Thursday, April 16, 2015

Everyone Loves Surprises

Although throwing swerves into a novel just for grins is something that might annoy readers, those same readers also aren't looking for something boring and predictable.  I know, I know...some of you are shouting at me, "Dammit, you just scolded us for being too tricky, and now you're saying we aren't tricky enough.  Make up your damn mind!"

Obviously, the key here is balance.  You want to be unpredictable without going overboard.  Yet how can you be unpredictable if you can't even surprise yourself?  That is where the key lies, in my opinion - most swerves are planned just for the sake of being swerves, whereas real surprises just seem to happen.

Many of us start a story and know exactly where it is going.  Since we are expecting what's next, we will usually write it like that.  This creates tedium and allows the reader to cruise along without engaging the mind in any meaningful way.  That will lead to the reader putting the book down - not the result we want to see.

While it's good to have a general idea where the story is headed, knowing too precisely is a recipe for disaster.  I almost never go into a story knowing every detail of where it's headed.  For that matter, I often don't know the ending - I simply get in the car and follow the story wherever it leads.  Sure, I steer it so it doesn't venture down too dangerous a path, but I'm not always certain of the destination.  This allows me to be surprised by what happens.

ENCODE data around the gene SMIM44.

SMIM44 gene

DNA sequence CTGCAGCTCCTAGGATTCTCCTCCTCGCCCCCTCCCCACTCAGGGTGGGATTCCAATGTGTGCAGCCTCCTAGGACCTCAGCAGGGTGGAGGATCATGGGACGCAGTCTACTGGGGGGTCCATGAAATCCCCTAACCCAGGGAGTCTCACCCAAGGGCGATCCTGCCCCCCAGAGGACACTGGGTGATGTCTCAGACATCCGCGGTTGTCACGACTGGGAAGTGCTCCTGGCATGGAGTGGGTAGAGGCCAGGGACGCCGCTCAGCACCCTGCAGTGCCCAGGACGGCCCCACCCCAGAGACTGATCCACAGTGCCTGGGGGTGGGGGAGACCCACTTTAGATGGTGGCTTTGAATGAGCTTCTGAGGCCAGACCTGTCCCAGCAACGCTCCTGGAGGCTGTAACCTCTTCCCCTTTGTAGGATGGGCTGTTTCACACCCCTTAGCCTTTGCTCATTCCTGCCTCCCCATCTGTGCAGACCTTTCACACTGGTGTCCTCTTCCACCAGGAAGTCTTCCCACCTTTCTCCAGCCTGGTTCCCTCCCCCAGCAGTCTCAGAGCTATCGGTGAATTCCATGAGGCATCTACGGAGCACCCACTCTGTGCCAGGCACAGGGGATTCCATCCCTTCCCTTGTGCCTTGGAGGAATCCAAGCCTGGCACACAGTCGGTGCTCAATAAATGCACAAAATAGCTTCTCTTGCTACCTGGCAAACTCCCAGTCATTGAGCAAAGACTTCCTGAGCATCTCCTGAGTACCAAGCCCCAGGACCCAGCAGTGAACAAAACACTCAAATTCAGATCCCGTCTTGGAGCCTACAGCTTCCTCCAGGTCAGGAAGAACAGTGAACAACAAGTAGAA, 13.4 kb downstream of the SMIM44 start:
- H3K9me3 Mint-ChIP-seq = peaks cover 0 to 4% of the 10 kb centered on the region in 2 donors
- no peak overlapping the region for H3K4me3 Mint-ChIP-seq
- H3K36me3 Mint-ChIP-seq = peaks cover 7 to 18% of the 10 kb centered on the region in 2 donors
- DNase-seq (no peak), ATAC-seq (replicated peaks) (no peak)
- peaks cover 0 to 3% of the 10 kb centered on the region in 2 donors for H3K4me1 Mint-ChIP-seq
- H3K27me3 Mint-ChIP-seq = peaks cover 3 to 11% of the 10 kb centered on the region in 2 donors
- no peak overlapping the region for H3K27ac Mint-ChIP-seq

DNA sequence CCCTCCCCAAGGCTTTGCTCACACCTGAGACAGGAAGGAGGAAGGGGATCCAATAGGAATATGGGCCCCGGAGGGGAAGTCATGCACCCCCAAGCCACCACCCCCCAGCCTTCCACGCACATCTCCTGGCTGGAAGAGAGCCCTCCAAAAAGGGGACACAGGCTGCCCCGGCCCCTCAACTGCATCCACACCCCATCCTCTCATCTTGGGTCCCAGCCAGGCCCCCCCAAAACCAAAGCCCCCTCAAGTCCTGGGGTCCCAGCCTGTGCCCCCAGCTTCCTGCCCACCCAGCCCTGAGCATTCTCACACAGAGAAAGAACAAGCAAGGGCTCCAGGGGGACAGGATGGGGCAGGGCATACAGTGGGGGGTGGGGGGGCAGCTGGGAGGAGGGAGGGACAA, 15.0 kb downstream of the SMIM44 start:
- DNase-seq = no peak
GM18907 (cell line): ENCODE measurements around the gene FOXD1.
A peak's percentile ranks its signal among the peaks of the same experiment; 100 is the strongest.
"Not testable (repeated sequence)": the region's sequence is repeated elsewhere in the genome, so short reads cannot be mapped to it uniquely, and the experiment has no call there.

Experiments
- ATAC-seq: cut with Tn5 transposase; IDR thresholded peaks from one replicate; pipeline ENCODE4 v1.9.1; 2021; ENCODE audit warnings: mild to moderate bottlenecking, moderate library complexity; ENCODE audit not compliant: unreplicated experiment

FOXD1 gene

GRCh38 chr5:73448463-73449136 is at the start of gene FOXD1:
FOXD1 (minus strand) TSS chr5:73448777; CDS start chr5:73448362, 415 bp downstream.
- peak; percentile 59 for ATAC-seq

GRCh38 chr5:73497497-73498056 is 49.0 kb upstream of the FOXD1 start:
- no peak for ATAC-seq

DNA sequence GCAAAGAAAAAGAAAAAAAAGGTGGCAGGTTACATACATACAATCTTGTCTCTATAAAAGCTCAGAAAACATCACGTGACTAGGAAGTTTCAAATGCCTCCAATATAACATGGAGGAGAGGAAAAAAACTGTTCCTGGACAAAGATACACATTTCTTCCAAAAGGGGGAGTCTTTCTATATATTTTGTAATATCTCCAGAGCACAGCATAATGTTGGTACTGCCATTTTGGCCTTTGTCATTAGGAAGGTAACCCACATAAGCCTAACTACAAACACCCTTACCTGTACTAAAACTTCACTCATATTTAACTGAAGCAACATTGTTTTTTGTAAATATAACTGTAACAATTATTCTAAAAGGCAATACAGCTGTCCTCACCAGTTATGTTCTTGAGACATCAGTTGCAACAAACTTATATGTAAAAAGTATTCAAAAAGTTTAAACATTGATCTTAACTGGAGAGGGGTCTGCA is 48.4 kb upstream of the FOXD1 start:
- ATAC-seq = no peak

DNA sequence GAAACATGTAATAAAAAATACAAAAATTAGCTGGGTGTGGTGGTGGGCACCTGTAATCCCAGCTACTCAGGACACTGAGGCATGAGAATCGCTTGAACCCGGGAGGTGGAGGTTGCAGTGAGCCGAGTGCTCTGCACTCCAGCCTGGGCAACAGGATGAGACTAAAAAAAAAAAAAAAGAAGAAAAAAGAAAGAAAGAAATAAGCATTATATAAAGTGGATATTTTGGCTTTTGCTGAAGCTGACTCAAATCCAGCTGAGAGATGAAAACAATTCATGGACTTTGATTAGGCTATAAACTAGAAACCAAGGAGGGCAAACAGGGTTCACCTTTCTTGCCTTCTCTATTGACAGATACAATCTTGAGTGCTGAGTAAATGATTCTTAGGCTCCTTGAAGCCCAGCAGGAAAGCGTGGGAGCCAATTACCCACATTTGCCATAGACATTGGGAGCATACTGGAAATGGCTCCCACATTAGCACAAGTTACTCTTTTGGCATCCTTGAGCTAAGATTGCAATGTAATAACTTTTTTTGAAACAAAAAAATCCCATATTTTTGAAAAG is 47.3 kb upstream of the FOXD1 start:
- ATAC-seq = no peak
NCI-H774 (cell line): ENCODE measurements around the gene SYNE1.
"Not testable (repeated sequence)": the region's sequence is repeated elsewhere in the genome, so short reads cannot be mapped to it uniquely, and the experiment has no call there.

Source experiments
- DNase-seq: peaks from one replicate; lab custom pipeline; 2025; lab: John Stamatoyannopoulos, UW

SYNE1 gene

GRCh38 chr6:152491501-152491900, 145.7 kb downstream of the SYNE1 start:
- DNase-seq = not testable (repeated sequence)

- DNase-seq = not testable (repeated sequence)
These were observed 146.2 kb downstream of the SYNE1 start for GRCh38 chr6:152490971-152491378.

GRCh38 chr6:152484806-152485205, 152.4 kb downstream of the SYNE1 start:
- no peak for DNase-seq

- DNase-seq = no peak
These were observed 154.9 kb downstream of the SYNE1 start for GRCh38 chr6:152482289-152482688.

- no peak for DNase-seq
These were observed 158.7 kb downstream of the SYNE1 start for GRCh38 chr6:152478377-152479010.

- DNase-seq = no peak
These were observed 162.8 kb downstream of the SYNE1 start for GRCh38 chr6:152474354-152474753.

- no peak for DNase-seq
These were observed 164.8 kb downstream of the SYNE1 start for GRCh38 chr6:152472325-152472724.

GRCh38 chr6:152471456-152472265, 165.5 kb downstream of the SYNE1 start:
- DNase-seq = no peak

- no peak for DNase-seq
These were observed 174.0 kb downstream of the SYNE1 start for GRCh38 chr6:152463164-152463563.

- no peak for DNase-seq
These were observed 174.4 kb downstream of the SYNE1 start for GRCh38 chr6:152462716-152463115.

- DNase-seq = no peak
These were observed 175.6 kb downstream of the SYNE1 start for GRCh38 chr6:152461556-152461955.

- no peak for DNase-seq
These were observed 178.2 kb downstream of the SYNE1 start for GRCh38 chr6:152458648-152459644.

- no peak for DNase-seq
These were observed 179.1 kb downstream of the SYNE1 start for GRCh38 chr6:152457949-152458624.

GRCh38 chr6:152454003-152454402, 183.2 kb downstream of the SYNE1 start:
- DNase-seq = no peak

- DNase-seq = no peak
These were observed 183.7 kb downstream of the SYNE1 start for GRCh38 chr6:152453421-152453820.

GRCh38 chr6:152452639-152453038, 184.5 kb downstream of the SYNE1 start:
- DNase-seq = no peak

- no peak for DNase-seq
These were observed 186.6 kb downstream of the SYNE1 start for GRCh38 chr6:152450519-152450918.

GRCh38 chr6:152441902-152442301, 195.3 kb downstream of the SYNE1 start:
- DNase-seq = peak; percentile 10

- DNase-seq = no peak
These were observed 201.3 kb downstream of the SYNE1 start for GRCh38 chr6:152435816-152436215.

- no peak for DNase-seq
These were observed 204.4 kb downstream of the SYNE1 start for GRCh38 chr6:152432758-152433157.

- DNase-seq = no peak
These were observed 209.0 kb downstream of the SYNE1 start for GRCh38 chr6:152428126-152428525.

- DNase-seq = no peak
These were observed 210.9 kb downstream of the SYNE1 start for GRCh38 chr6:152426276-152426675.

This is also another reason why I don't like to outline too far in advance.  Aside from finding times when the story takes on a life of its own, thus rendering said outline useless, it also has the potential of boxing me in.  I feel like I have to go a certain direction, and it limits enthusiasm, and when I'm not enthusiastic about writing, it shows in my work.  Trust me - if you aren't enthusiastic about what you write, the reader won't be either.

I like what I'm writing to surprise me.  I know that if it catches me off guard, it'll catch the reader off guard.  Stephen King stated that one of the best surprises of his writing career came when he decided to blow up the Free Zone Committee in The Stand.  He said he felt that the novel was meandering along and getting nowhere until Harold Lauder set a bomb and shook up the entire world of the book.  It sure as hell shook me up, and I struggled with what happened, wondering what would happen next, as well as whether others characters I cared about were in danger.

And that's what surprises generate - excitement.  King said he didn't see the bomb until it happened, and if he couldn't see it, readers sure wouldn't.  When the author is surprised, the reader is surprised.

So don't get into too predictable a pattern when you write.  Be willing to go against your own grain.  How will your readers be interested in what you wrote if you're not?

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